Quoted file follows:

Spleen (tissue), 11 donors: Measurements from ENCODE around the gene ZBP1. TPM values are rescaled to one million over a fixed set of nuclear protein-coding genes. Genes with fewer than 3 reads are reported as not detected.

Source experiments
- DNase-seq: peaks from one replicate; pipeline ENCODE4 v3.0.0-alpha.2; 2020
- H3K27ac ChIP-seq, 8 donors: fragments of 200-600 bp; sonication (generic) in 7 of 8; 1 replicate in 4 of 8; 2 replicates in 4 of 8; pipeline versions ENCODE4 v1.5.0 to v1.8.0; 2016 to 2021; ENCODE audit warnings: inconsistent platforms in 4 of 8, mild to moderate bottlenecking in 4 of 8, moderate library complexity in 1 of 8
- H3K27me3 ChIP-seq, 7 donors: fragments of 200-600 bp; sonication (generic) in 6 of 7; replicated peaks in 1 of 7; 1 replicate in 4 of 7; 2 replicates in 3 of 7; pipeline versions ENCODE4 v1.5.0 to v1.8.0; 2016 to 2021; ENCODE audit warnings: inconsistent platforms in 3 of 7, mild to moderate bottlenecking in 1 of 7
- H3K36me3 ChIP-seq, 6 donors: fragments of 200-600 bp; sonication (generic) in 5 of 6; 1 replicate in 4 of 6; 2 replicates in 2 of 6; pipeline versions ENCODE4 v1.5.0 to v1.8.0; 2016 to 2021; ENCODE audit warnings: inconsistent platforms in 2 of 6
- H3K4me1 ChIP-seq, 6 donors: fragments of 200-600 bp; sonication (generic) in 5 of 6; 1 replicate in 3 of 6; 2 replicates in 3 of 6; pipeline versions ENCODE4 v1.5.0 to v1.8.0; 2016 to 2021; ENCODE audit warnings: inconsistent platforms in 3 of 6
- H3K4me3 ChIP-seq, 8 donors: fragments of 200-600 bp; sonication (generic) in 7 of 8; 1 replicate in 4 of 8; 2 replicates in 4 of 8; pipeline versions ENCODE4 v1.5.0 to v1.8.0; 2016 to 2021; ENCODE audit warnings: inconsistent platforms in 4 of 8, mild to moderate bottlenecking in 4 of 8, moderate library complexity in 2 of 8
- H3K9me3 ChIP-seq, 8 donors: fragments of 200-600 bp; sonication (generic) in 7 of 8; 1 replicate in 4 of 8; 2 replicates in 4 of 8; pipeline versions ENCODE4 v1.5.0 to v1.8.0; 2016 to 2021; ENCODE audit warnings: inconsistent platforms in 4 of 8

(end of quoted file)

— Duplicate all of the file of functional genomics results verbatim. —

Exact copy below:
Spleen (tissue), 11 donors: Measurements from ENCODE around the gene ZBP1. TPM values are rescaled to one million over a fixed set of nuclear protein-coding genes. Genes with fewer than 3 reads are reported as not detected.

Source experiments
- DNase-seq: peaks from one replicate; pipeline ENCODE4 v3.0.0-alpha.2; 2020
- H3K27ac ChIP-seq, 8 donors: fragments of 200-600 bp; sonication (generic) in 7 of 8; 1 replicate in 4 of 8; 2 replicates in 4 of 8; pipeline versions ENCODE4 v1.5.0 to v1.8.0; 2016 to 2021; ENCODE audit warnings: inconsistent platforms in 4 of 8, mild to moderate bottlenecking in 4 of 8, moderate library complexity in 1 of 8
- H3K27me3 ChIP-seq, 7 donors: fragments of 200-600 bp; sonication (generic) in 6 of 7; replicated peaks in 1 of 7; 1 replicate in 4 of 7; 2 replicates in 3 of 7; pipeline versions ENCODE4 v1.5.0 to v1.8.0; 2016 to 2021; ENCODE audit warnings: inconsistent platforms in 3 of 7, mild to moderate bottlenecking in 1 of 7
- H3K36me3 ChIP-seq, 6 donors: fragments of 200-600 bp; sonication (generic) in 5 of 6; 1 replicate in 4 of 6; 2 replicates in 2 of 6; pipeline versions ENCODE4 v1.5.0 to v1.8.0; 2016 to 2021; ENCODE audit warnings: inconsistent platforms in 2 of 6
- H3K4me1 ChIP-seq, 6 donors: fragments of 200-600 bp; sonication (generic) in 5 of 6; 1 replicate in 3 of 6; 2 replicates in 3 of 6; pipeline versions ENCODE4 v1.5.0 to v1.8.0; 2016 to 2021; ENCODE audit warnings: inconsistent platforms in 3 of 6
- H3K4me3 ChIP-seq, 8 donors: fragments of 200-600 bp; sonication (generic) in 7 of 8; 1 replicate in 4 of 8; 2 replicates in 4 of 8; pipeline versions ENCODE4 v1.5.0 to v1.8.0; 2016 to 2021; ENCODE audit warnings: inconsistent platforms in 4 of 8, mild to moderate bottlenecking in 4 of 8, moderate library complexity in 2 of 8
- H3K9me3 ChIP-seq, 8 donors: fragments of 200-600 bp; sonication (generic) in 7 of 8; 1 replicate in 4 of 8; 2 replicates in 4 of 8; pipeline versions ENCODE4 v1.5.0 to v1.8.0; 2016 to 2021; ENCODE audit warnings: inconsistent platforms in 4 of 8